In broad strokes, the ride heads south from Barcelonette. A few kilometers out of town you turn right and begin climbing the Col d’Allos. It’s a 19km Category 1 climb and reaches 2247 meters. You descend until you reach the left turn that begins the climb up the 12km ascent of the Col de Champs. It tops out at 2045 meters. Then you descend to the left turn that leads to the climb up the Col de la Cayolle. The ascent of the Cayolle is 20km and reaches a height of 2326 meters; as such it is an hors categorie climb. From there you drop back to Barcelonette. Easy peasy, provided you think of 75 miles and 10,500 feet of elevation gain as easy.
I know the jump between feet and meters can be a bit confusing; sorry for that. I’m pulling data from multiple sources and there’s a bit of a culture clash, and, frankly, it’s all I can do to get this post done tonight.
Unlike the climbs we did in the northern Alps, the gradient was more consistent with each of these climbs. My legs say it was generally between five and seven percent, though there were exceptions.
The descents off of each of these climbs were to adult fun what Disney Land was to childhood fun. To do three descents of such variety, beauty and fun on a single day hardly seems possible. I commented to another rider when we stopped for a photo that I was having a “pinch me” moment. I just needed to make sure I really was there, really was having that much fun. Honestly, though, my dreams are never this good.
Were someone to compile a bucket list of great rides, this is a sleeper that should make everyone’s list. The climbs aren’t super-famous, but they each share a rich history and should rightfully be given their due respect. I’ll do another post that comments on some of the history of the climbs I’ve done on this trip. On two occasions today I actually stopped on descents for photos just because I couldn’t believe how beautiful the scenery was and the fact that the roads winding through these landscapes had an elegant line, sweeping and looping like a Bach melody.
Even if I lived here this isn’t a loop I could do weekly. It’s extraordinarily difficult, but the reward that comes from looking out at the Alps from those passes, threading those descents and rolling back to the hotel gives a satisfaction that most races I competed in could never match. Years from now when I’m too old to ride, today is a day I’ll recall and that will suffice for what I can no longer achieve.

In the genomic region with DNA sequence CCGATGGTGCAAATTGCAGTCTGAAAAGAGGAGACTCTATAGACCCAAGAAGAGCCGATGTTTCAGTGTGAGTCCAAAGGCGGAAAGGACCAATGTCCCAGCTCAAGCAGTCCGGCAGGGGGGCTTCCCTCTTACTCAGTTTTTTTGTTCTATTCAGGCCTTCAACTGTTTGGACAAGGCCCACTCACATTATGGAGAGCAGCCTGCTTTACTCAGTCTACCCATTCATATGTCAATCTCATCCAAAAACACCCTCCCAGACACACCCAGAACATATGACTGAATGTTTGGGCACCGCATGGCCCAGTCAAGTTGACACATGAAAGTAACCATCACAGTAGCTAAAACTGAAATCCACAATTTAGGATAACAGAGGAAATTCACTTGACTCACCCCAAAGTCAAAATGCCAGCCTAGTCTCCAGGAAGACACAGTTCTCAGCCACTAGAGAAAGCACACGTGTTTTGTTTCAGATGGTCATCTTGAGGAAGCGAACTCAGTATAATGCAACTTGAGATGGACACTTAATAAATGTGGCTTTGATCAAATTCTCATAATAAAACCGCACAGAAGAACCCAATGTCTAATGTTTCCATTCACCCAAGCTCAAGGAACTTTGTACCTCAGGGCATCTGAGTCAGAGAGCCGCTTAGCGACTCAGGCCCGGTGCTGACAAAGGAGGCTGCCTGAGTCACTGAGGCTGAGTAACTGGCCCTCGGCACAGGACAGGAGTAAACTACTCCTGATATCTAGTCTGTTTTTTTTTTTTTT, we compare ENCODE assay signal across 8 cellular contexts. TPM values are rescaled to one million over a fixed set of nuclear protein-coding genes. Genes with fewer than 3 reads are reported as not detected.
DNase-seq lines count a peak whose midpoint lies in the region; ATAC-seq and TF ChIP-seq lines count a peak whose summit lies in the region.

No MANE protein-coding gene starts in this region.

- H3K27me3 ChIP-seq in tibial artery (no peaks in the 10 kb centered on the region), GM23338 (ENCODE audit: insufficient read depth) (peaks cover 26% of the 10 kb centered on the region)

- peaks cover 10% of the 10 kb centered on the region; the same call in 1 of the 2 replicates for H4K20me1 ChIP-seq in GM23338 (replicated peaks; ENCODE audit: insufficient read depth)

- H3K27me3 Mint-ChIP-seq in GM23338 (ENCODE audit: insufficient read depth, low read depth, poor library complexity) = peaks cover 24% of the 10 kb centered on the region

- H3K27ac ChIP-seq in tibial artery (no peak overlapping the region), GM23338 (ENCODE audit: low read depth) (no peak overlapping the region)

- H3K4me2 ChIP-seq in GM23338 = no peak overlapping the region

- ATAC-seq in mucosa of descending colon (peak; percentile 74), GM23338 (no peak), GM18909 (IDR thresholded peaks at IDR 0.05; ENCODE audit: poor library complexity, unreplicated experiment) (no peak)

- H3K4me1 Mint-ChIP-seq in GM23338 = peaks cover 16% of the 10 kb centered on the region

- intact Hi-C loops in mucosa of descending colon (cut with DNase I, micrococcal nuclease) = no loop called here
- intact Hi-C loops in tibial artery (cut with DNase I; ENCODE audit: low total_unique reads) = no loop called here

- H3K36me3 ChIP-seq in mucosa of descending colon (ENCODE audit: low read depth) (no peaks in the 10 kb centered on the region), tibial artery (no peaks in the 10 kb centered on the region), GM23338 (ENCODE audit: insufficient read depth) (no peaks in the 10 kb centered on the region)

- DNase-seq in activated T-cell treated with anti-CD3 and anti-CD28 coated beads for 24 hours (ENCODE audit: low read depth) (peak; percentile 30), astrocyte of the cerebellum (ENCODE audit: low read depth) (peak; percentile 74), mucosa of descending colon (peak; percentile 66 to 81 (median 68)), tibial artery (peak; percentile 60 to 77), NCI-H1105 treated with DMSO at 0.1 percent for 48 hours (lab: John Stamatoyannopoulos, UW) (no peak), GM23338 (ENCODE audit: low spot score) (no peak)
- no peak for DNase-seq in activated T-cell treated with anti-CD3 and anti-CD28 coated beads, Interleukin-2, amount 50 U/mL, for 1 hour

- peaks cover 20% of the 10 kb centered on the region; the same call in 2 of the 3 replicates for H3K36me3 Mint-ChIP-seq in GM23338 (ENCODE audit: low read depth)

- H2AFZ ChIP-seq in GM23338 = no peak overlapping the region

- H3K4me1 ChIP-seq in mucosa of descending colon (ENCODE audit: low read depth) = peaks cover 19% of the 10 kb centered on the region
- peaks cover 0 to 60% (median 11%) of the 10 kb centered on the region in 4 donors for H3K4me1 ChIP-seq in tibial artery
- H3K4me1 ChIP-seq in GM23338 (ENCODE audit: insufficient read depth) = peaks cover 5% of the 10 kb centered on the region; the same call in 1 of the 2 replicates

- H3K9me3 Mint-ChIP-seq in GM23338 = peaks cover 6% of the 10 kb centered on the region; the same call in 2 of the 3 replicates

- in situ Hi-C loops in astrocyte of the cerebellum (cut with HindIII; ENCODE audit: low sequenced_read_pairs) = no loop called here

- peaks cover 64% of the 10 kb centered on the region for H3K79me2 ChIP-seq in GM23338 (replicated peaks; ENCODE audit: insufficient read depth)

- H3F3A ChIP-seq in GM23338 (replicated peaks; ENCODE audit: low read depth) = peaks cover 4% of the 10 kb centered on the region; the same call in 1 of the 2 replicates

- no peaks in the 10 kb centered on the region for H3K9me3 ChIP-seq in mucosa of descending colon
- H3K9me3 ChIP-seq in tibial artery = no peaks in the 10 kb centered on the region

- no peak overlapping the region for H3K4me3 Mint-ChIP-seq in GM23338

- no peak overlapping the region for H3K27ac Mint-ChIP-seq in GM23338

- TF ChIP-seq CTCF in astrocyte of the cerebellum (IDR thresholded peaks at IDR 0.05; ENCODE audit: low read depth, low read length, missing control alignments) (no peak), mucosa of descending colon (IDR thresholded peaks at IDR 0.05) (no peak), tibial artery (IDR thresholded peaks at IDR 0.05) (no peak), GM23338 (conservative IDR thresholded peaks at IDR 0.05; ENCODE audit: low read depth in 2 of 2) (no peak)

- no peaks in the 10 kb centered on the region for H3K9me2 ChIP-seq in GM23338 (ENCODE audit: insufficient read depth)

I’m currently staying in the village of St. Veran. It lies at the highest elevation of any French community that is occupied year-round. We’re in the Queyras, a region of France so deep within the Alps that even as these mountains go, this is out-of-the-way.
The last two days would rank as two of the harder days of riding I’ve encountered on a back-to-back basis, save for the fact that the day into Val d’Isere was stunningly hard. The ride was difficult by any standard, but the cold, wet, wind and minor bonk put me in the whipping shed.
When we left Val d’Isere (which lies at 1930m) two days ago we immediately embarked on the 16km climb of the Col de l’Iseran. For us it was only 16km (only!), because by staying in Val d’Isere, we were effectively cutting the climb in two. The north ascent, from Bourg St. Maurice, is a whopping 47km. We rather conveniently knocked out the first 31km just getting to our hotel.
As we neared the top of the 2764-meter Iseran, the temperature dropped precipitously and while there were clouds, no rain fell. What did happen was that snow started to fall. It was a flurry, to be sure, and a light one at that, but snow says a thing or two about temperature and if snow is falling, it’s not exactly balmy.
The descent of the Iseran involved far fewer turns than most of the Alpine cols I’ve climbed on this trip and I’m not one to ride the brakes for the sake of it. Without a GPS I would periodically check my speed by seeing if I could get the 50×12 high gear I had to bite. No dice. If I can’t even get the freehub to catch I’m north of 45mph. My fingers would have been more comfortable gripping ice cubes. I kept telling myself that the only thing that would alleviate the numbness was less altitude; the faster I dropped, the warmer I’d get. My high speed also kept me ahead of traffic. The few cars I encountered pulled over to let me by.
A big chunk of the day involved riding down this river valley through Modane and toward St. Michel de Maurienne. Despite a near constant loss of elevation we rode more than 50km directly into the teeth of the wind.
My preference would have been to head for St. Jean de Maurienne and sleep at the lowest altitude possible. Instead, we ascended the 18km to Valloire, but fortunately the last 4km are downhill into the ski town. Of course, that left the Galibier hanging, sword of Damocles style outside the window of our hotel.
We began yesterday by climbing another 17km to the top of the Col du Galibier. The pitches of eight and nine percent come at your legs as a bullfighter—a poke here, a jab there. The final 12 percent stretch to the top of the pass is the coup de grace. No matter how cold it is at 2645m, you stop. You have to. You can’t not get your picture at that sign. It’s like trying not to look at a car crash.
The descent off the Galibier: Big fun. The left turn at the Col du Lauteret and the drop into Briançon in Saturday traffic: Not priceless. As I and one of my companions threaded traffic into town one woman with a baby in her car shut the door on me—nearly putting me into a rock wall—with such verve that a dispatch was sent to Los Angelenos and a collective cheer went up. With her bumper inches from the wall I squeezed through in the debris-filled gutter and my companion suggested that she might do well to have a romantic encounter with one of the regions Turkish denizens. My French isn’t so good; there’s a fair chance that it was less a suggestion than an outright command and the encounter he had in mind might not have been of the candlelight variety.